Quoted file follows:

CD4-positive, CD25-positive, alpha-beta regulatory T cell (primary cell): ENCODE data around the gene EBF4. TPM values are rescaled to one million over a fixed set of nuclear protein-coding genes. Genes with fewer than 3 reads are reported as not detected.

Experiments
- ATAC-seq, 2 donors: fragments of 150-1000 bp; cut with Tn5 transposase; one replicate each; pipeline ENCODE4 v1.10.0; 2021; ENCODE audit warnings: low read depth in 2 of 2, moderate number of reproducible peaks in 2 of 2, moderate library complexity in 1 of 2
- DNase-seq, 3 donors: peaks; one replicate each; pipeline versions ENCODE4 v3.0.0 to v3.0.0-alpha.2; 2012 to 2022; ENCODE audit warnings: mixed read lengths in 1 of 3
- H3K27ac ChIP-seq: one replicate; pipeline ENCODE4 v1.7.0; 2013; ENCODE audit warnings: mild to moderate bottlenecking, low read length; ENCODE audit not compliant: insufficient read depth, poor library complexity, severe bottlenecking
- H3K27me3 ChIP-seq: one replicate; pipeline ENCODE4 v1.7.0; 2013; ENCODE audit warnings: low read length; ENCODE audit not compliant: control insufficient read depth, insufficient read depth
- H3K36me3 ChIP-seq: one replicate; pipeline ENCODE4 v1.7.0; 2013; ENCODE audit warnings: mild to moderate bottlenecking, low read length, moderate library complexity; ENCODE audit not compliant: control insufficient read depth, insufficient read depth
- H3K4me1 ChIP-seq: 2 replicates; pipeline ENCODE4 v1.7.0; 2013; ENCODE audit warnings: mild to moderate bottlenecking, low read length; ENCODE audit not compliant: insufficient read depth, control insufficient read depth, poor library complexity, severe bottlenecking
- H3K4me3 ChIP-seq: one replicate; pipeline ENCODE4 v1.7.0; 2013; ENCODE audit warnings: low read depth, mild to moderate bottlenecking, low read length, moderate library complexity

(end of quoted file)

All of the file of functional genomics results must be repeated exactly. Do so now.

CD4-positive, CD25-positive, alpha-beta regulatory T cell (primary cell): ENCODE data around the gene EBF4. TPM values are rescaled to one million over a fixed set of nuclear protein-coding genes. Genes with fewer than 3 reads are reported as not detected.

Experiments
- ATAC-seq, 2 donors: fragments of 150-1000 bp; cut with Tn5 transposase; one replicate each; pipeline ENCODE4 v1.10.0; 2021; ENCODE audit warnings: low read depth in 2 of 2, moderate number of reproducible peaks in 2 of 2, moderate library complexity in 1 of 2
- DNase-seq, 3 donors: peaks; one replicate each; pipeline versions ENCODE4 v3.0.0 to v3.0.0-alpha.2; 2012 to 2022; ENCODE audit warnings: mixed read lengths in 1 of 3
- H3K27ac ChIP-seq: one replicate; pipeline ENCODE4 v1.7.0; 2013; ENCODE audit warnings: mild to moderate bottlenecking, low read length; ENCODE audit not compliant: insufficient read depth, poor library complexity, severe bottlenecking
- H3K27me3 ChIP-seq: one replicate; pipeline ENCODE4 v1.7.0; 2013; ENCODE audit warnings: low read length; ENCODE audit not compliant: control insufficient read depth, insufficient read depth
- H3K36me3 ChIP-seq: one replicate; pipeline ENCODE4 v1.7.0; 2013; ENCODE audit warnings: mild to moderate bottlenecking, low read length, moderate library complexity; ENCODE audit not compliant: control insufficient read depth, insufficient read depth
- H3K4me1 ChIP-seq: 2 replicates; pipeline ENCODE4 v1.7.0; 2013; ENCODE audit warnings: mild to moderate bottlenecking, low read length; ENCODE audit not compliant: insufficient read depth, control insufficient read depth, poor library complexity, severe bottlenecking
- H3K4me3 ChIP-seq: one replicate; pipeline ENCODE4 v1.7.0; 2013; ENCODE audit warnings: low read depth, mild to moderate bottlenecking, low read length, moderate library complexity